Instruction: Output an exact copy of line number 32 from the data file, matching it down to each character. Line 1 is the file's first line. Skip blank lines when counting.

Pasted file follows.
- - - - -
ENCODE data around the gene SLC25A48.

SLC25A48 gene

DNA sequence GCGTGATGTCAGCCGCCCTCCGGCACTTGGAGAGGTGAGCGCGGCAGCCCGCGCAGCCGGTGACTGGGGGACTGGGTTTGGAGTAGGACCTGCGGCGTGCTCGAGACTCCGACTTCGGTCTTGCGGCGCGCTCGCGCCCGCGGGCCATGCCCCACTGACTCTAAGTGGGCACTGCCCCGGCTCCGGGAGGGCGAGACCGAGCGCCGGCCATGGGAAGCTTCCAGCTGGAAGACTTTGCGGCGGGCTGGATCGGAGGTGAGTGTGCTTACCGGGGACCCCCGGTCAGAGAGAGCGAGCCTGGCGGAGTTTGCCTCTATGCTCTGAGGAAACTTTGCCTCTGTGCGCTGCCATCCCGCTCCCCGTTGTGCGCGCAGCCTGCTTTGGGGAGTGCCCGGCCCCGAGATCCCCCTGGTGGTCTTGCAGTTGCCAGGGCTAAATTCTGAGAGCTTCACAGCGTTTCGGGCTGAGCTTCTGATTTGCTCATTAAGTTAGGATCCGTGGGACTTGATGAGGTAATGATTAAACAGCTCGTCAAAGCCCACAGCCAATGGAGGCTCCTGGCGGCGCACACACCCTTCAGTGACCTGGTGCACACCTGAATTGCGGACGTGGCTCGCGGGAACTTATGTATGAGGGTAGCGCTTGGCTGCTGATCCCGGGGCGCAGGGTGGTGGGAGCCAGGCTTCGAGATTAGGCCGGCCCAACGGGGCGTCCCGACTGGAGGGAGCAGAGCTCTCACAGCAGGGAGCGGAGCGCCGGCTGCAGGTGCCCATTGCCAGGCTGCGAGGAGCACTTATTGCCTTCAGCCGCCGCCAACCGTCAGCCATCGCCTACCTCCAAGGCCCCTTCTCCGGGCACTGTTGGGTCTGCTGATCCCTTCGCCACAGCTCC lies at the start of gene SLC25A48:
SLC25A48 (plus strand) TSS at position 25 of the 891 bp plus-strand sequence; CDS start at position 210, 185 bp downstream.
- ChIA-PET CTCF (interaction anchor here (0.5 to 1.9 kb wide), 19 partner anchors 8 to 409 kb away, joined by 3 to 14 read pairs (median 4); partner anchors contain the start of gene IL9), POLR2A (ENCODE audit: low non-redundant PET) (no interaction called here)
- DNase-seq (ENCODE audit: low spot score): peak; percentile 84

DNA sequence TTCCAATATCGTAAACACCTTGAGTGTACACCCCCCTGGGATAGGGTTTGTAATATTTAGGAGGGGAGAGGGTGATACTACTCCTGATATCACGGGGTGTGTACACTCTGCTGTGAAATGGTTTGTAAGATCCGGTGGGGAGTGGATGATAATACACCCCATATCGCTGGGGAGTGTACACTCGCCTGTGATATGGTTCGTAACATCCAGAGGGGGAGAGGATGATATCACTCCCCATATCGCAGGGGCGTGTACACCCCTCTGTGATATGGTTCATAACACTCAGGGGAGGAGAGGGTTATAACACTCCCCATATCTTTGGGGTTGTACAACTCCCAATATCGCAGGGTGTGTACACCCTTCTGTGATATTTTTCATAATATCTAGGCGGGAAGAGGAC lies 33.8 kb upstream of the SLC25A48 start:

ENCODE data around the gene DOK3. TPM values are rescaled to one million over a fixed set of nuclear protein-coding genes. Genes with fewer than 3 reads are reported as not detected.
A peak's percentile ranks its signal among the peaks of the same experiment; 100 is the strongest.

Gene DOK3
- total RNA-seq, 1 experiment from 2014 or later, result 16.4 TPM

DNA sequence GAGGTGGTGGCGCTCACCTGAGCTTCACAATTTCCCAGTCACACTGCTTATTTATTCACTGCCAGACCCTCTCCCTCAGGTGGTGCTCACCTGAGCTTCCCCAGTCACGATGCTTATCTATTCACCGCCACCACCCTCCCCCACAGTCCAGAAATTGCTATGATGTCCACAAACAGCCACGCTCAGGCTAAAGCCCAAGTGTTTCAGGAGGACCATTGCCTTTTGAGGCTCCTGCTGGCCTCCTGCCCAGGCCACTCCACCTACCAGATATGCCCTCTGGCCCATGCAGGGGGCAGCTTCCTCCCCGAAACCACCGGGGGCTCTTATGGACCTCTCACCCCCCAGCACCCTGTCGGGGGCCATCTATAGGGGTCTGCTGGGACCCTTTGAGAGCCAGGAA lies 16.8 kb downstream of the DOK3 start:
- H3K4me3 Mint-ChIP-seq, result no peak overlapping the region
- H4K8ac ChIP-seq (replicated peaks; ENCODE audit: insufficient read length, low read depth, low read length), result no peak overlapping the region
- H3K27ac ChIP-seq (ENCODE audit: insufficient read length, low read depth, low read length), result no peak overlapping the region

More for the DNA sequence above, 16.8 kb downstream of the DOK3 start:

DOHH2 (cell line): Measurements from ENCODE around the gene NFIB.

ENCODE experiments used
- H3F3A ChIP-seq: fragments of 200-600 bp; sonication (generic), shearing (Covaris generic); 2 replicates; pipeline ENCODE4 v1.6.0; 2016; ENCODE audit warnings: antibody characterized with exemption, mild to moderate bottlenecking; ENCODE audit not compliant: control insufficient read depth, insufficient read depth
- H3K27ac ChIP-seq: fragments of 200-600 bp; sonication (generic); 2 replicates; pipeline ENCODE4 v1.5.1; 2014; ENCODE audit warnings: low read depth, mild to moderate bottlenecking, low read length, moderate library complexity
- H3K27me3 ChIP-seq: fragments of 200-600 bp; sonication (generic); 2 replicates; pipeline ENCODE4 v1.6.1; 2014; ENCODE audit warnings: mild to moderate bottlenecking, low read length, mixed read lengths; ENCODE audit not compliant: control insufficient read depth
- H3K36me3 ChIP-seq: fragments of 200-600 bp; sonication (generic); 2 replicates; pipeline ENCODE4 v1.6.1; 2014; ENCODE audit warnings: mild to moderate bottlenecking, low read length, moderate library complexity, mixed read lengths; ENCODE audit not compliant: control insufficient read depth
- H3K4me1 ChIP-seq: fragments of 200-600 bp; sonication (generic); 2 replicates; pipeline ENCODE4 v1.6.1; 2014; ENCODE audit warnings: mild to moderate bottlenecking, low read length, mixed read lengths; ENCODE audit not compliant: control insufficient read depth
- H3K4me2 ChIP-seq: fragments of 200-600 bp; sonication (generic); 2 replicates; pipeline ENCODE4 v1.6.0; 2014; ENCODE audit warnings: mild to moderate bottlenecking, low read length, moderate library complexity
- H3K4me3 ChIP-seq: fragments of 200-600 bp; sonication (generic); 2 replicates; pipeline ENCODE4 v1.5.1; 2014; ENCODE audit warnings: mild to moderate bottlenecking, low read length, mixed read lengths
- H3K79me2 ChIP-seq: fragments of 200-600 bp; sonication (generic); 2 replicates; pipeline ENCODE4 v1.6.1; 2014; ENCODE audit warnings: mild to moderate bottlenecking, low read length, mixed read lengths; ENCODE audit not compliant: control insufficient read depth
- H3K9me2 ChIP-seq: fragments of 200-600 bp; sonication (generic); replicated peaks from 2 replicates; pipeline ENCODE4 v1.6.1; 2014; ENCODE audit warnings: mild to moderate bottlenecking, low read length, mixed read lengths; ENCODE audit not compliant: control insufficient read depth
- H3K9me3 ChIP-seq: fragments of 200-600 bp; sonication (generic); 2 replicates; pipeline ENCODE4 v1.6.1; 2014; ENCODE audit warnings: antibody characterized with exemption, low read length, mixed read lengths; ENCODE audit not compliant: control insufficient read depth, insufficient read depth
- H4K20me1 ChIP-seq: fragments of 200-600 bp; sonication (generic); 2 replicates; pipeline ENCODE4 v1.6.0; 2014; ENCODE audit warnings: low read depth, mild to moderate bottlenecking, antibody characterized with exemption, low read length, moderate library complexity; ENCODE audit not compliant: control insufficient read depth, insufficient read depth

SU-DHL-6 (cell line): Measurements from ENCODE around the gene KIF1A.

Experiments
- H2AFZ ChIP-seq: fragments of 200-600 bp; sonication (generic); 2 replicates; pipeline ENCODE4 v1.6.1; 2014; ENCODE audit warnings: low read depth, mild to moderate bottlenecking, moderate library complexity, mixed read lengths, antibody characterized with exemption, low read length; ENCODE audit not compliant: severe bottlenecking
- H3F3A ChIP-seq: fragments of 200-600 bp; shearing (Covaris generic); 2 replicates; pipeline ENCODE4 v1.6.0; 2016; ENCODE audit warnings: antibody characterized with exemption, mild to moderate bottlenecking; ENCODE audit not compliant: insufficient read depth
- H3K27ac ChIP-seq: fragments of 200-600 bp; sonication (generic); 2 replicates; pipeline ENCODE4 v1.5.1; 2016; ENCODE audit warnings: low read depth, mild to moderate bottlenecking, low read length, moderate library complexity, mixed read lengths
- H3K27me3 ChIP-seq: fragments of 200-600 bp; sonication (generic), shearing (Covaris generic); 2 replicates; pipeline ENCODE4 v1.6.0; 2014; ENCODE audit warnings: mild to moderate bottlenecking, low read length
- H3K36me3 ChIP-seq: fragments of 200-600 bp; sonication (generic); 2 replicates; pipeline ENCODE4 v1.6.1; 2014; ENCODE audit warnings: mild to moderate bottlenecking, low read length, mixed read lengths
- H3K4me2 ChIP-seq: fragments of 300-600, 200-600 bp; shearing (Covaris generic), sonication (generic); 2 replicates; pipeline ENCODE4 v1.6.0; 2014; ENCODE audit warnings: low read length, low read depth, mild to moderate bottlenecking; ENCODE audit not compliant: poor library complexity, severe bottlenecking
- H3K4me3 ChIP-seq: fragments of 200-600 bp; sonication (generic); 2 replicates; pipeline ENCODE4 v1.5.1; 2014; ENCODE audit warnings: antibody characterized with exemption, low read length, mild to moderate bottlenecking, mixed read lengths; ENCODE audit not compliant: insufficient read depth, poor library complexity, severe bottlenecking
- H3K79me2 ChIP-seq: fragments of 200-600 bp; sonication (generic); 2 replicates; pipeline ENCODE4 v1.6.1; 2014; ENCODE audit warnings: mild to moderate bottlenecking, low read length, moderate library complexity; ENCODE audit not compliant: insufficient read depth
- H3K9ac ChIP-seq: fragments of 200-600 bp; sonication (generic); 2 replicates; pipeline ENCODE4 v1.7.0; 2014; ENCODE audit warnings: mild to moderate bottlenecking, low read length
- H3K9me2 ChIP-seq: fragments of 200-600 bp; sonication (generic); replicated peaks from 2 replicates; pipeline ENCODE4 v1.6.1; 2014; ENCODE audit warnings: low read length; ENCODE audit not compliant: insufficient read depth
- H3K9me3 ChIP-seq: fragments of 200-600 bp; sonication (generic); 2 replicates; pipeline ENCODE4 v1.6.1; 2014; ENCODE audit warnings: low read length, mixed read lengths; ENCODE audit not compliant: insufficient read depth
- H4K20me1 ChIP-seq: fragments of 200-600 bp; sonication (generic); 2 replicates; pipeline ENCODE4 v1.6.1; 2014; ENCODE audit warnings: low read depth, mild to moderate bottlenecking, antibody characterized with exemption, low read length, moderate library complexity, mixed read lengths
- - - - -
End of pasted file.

- H2AFZ ChIP-seq: fragments of 200-600 bp; sonication (generic); 2 replicates; pipeline ENCODE4 v1.6.1; 2014; ENCODE audit warnings: low read depth, mild to moderate bottlenecking, moderate library complexity, mixed read lengths, antibody characterized with exemption, low read length; ENCODE audit not compliant: severe bottlenecking